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5 steps to build an emergency fund

5 steps to build an emergency fund, with Money Bites
Meet you new best friend, your emergency fund.

Bite-Size Read:

  • An emergency fund is cash that you can access quickly in an emergency.
  • While it’s clear why we need an emergency fund, 69% of us don’t have $1,000 available.
  • These 5 steps to build an emergency fund are designed to help you start putting together your own cash reserve for future emergencies.

Do you have an emergency fund?

An emergency fund is cash you can access quickly in an emergency. It’s clear why you need an emergency fund in order to cope with sudden unexpected expenses. However, knowing what you should do is very different to then actually taking action, particularly when it comes to money.

69% of us have less than $1,000 in savings for an emergency. 

It’s important to ensure that you are taking action to build up your savings over time. An emergency fund is effectively a best friend – there for you when you need it and supportive in difficult times. It’s time for you to take some steps towards making your new BFEF or best friend emergency fund a reality.

 

Here’s 5 steps to build an emergency fund: 

 

1. Open a dedicated savings account

It can be difficult to save money if it’s all in the one account and you’ll spend it until it’s gone. Instead, try opening a dedicated savings account so that you are tempted to touch it. You can set up a regular automated transfer to this savings account to stay disciplined. A savings account with a decent interest rate will also have money from the bank topping up your savings each month.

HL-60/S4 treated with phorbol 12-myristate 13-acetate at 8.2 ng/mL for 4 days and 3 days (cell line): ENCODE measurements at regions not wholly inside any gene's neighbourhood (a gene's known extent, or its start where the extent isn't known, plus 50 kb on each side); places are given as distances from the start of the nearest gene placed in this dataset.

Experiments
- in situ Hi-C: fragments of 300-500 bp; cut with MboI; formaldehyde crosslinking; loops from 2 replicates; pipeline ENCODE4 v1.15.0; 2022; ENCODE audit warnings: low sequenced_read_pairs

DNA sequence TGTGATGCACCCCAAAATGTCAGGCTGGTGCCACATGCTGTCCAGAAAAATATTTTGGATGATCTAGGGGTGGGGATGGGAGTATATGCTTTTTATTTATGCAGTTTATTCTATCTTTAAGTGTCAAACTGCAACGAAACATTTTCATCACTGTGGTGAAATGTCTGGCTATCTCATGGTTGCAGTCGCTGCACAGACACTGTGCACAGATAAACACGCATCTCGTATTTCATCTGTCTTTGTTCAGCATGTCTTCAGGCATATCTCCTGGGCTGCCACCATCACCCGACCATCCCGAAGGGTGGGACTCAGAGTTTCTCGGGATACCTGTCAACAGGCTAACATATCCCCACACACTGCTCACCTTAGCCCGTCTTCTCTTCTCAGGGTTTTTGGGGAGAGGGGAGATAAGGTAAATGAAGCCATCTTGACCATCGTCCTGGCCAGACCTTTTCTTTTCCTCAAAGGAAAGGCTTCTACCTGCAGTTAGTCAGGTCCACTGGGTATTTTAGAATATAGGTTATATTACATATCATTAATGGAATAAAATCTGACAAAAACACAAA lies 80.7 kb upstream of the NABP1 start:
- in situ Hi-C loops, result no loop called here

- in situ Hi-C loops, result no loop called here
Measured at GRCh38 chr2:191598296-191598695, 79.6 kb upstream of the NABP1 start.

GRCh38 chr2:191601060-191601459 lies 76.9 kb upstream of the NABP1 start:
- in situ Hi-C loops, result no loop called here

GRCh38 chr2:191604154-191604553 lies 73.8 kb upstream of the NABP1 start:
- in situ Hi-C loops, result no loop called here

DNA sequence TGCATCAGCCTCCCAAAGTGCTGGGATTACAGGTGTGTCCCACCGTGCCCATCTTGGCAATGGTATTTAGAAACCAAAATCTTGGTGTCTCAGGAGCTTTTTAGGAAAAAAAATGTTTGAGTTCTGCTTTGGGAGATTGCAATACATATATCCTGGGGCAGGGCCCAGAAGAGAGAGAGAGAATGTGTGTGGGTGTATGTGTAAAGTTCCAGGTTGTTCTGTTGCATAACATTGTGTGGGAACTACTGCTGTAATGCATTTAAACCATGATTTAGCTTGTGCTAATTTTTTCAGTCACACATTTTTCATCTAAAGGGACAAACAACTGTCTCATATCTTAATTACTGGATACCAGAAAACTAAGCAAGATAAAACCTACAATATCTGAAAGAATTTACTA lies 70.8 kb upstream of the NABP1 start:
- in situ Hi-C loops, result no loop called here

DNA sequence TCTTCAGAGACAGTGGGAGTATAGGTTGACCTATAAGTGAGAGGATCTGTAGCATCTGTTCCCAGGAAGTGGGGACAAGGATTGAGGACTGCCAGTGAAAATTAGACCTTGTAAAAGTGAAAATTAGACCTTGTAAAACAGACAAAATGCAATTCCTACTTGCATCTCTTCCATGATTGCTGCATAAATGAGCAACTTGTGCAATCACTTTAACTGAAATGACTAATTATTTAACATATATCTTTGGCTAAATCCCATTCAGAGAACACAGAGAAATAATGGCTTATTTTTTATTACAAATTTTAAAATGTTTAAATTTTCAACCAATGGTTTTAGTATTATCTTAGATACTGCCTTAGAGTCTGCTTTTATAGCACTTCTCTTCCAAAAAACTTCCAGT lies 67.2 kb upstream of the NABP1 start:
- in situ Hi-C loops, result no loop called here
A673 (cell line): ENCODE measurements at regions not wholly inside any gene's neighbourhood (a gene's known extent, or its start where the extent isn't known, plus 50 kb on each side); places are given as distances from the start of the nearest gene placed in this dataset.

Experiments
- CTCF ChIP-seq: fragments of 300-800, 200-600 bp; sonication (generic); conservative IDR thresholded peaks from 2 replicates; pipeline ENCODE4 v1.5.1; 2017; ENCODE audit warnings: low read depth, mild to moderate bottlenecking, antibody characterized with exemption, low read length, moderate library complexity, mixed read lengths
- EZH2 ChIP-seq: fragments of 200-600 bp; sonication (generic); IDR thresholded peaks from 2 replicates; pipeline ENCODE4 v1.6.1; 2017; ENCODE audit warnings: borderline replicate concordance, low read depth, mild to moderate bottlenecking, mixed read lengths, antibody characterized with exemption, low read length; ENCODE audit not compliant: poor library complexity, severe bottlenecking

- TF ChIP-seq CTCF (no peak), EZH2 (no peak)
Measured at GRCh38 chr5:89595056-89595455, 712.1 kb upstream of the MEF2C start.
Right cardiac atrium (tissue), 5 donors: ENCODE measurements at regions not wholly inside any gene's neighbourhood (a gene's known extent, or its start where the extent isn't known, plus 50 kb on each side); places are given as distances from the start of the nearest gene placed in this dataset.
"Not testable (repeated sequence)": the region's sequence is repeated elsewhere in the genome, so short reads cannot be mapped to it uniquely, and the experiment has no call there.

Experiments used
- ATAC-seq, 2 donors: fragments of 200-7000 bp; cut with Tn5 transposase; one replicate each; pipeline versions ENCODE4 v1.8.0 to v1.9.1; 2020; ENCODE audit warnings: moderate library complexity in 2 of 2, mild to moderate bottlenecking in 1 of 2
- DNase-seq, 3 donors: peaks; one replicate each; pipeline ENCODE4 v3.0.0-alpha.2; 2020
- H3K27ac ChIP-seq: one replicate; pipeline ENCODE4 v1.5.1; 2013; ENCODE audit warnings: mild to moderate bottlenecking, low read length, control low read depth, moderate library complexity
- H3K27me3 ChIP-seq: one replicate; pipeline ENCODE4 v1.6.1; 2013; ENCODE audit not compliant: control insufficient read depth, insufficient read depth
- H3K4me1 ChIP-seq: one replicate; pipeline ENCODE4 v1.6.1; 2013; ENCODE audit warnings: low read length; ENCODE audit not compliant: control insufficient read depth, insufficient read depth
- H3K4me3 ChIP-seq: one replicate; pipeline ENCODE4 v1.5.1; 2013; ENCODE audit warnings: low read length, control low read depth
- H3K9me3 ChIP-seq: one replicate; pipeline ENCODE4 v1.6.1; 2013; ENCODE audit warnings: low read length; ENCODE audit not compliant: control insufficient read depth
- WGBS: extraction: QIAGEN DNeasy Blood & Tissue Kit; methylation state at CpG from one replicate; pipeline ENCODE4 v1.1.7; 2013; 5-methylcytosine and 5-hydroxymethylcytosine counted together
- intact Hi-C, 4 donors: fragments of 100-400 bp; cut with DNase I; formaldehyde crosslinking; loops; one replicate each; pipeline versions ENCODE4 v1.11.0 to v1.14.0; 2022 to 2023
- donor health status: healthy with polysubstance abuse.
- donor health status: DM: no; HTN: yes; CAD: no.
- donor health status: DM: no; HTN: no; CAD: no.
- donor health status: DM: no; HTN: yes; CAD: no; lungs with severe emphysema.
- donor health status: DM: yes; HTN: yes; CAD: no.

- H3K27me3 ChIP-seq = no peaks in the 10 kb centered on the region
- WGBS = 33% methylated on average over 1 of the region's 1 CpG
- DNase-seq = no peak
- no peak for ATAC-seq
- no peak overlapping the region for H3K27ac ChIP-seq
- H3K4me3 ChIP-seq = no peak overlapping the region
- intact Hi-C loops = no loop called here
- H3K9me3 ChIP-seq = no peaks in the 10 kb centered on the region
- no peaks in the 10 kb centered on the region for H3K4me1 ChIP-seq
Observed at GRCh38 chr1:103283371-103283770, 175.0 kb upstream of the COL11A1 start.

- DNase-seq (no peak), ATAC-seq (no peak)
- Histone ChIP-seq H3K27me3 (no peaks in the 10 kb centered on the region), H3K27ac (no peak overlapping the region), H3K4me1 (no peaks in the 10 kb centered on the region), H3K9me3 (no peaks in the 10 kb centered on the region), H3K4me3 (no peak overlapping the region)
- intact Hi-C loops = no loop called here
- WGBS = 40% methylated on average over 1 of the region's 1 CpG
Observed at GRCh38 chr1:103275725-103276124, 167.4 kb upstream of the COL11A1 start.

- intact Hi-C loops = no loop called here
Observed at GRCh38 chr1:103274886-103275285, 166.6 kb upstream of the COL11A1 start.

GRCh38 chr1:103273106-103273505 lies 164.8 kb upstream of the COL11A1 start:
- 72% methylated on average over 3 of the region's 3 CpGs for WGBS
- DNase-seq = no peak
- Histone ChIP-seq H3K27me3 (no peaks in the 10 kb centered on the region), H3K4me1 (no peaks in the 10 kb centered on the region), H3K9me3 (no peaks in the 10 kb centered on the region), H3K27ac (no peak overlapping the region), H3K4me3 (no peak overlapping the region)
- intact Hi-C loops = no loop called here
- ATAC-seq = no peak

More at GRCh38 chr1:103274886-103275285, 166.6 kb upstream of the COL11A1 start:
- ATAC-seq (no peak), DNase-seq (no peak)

2. Set a savings target

A savings target for your emergency fund is useful in having a number to aim for. Starting with $1,000 as your initial goal is achievable for most people over time. Celebrate your savings goal when you achieve it and then aim for another stretch target such as saving 3 to 12 months of your living expenses. Make sure you pick a savings goal that’s meaningful for you so that you’re more likely to achieve it.

 

3. Build it into your budget

If you’re struggling to save money, knowing where your money goes is crucial. There are multiple ways to budget, including a budget app if you use your phone all the time and are more likely to use an app than a written budget. You can also budget to save a specific amount of money each week and ensure you meet your savings target.

 

4. Sell what you don’t use

We all have houses filled with items we simply don’t use. On average, we have 23 items we won’t use and a third of us procrastinate doing a cleanout. There are multiple ways to make some extra spending money, including making money by selling your second-hand clothes and make money from your wardrobe. We all clothes we will never wear again so why not turn that into cash you can actually use in the future.

 

5. Cut down on your expenses

If you don’t want to make money, you could try cutting back on your expenses. There’s multiple ways to save $1,000 fast, including cutting back on your everyday spending. If you’re keeping a budget, look at what you’re spending money on and see where you could save. This could include smaller items like cutting back on takeaway coffees you don’t value or saving money on your energy bills.

An emergency fund is insurance against life’s uncertainties.

It can difficult to take action but it’s important to make your emergency fund a reality. And once you hit your $1,000 target, celebrate and then aim for your next savings goal. If you’re feeling unmotivated, think about the feeling of safety and security that comes with knowing you’ll be protected from future financial shocks.

Written by Kate Crowhurst

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    Why you need an emergency fund, with Money Bites

    Why you need an emergency fund

    If you want to change the world, you must first master your money

    If you want to change the world, you must first master your money